The Canadian Bar Association has set targets for 2030 to equalize access to civil justice, but that's a long wait for large‑scale system change and to address the significant negative consequences.
The ruling on a landmark case to stop federal government discrimination against First Nations children is expected this spring. It could have a significant impact on First Nations communities.
The current state of the law leaves people who are ailing with a dismal set of options. Now there's a new decision before the Supreme Court to advance the rights of terminally ill Canadians.
Last week, the Ontario Court of Appeal released its decision on a landmark Charter application on housing rights. Safia Lakhani considers what it means for the housing rights struggle in Canada.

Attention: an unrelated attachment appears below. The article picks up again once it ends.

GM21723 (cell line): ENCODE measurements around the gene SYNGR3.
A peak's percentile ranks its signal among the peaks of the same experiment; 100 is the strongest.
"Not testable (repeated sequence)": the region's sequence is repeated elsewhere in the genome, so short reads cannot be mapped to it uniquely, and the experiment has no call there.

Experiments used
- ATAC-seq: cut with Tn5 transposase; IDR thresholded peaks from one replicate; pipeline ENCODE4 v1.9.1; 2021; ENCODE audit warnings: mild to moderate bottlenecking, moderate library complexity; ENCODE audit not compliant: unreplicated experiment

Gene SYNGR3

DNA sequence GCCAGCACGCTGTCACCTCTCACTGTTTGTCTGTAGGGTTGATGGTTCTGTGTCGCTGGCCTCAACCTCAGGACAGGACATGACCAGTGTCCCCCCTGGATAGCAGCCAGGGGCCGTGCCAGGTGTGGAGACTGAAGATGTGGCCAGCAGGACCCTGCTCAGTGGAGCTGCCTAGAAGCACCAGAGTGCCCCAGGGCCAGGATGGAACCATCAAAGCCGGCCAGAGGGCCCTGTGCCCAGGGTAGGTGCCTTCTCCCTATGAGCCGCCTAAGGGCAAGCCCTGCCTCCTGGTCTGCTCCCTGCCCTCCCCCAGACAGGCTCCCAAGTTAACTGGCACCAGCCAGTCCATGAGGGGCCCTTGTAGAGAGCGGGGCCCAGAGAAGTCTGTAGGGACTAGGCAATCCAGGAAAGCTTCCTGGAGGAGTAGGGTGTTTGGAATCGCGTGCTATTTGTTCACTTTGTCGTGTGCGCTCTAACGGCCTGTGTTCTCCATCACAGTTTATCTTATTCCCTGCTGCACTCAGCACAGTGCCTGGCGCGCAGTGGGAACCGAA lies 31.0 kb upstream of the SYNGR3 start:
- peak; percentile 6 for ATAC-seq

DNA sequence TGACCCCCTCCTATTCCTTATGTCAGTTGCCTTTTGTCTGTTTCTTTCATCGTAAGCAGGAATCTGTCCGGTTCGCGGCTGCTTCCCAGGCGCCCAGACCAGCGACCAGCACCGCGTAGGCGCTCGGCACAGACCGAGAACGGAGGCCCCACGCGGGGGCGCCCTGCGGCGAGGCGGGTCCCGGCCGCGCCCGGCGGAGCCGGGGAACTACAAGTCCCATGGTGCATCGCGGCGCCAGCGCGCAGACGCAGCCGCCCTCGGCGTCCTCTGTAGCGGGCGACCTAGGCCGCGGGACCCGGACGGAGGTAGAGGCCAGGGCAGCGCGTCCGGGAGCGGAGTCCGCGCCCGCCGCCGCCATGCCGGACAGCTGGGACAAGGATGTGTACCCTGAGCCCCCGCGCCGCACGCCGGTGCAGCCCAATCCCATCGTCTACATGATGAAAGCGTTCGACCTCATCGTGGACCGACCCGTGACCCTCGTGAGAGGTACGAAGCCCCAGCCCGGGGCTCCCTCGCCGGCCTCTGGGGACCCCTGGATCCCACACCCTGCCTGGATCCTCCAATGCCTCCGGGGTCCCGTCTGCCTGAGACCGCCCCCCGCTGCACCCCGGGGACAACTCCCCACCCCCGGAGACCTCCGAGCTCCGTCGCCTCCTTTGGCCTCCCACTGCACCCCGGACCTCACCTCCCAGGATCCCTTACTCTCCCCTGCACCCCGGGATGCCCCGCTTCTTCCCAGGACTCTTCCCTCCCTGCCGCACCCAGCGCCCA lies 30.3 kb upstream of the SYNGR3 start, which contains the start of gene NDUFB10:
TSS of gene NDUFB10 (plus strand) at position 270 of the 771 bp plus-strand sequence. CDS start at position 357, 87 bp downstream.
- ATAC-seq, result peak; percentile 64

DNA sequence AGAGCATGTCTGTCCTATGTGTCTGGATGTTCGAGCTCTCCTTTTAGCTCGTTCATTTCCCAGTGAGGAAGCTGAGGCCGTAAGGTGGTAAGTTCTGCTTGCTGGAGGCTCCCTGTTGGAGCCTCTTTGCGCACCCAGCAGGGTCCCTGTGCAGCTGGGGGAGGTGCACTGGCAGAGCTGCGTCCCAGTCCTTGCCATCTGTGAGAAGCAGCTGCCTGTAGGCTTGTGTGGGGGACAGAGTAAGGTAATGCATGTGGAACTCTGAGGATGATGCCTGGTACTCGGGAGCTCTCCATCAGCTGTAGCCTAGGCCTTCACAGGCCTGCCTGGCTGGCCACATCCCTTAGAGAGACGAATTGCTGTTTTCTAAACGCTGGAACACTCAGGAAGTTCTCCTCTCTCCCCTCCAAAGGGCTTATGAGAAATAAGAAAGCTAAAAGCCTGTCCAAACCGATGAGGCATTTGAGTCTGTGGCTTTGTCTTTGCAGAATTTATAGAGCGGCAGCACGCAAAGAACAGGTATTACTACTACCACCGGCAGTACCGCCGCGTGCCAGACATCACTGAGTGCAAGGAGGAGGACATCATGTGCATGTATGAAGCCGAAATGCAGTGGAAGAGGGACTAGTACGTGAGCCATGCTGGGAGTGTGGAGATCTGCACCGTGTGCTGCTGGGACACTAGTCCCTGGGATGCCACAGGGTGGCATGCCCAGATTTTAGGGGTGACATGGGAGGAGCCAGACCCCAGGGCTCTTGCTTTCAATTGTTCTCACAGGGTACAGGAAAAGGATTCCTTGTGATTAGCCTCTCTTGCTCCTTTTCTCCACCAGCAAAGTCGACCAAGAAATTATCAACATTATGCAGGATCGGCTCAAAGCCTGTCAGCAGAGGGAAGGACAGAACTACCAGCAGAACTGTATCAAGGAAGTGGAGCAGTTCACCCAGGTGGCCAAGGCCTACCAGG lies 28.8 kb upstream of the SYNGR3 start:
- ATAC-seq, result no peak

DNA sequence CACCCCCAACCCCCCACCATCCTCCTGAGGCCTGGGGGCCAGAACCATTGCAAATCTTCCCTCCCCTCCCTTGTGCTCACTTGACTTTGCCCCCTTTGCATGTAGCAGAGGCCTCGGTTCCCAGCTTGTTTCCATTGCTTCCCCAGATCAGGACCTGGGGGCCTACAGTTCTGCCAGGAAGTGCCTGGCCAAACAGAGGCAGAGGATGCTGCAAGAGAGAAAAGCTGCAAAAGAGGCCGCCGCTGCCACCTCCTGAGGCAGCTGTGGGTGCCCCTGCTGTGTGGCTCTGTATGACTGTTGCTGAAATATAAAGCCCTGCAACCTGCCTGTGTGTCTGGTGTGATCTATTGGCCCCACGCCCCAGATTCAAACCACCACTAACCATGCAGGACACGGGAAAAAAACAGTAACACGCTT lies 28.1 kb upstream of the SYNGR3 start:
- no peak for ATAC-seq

Bill C‑44 is a systematic attempt by the Harper government to circumvent the limits Canadian courts have placed on its investigative and surveillance powers, through legislative amendments.
Controversy erupted amongst Canadian lawyers when the Canadian Bar Association decided to intervene in a long-running case brought against Chevron by Indigenous peoples in Ecuador. Here's why.
The impending end of operating agreements for housing providers, with its potentially catastrophic results, is an opportunity to bring the issue of affordable housing into the public discourse.
Legal proceedings are costly and can be untenable for those actively involved in public debate. Anti‑SLAPP legislation provides a mechanism to protect this kind of debate from being silenced.
When organizations seek charitable registration from government, they necessarily accept oversight by a government agency that, in an atmosphere as poisonous as Canada's these days, can overreach.
This week, the Ontario Court of Appeal is hearing an appeal of a 2013 court decision on the right to housing, which raises the question of whether housing rights are embodied in the Charter.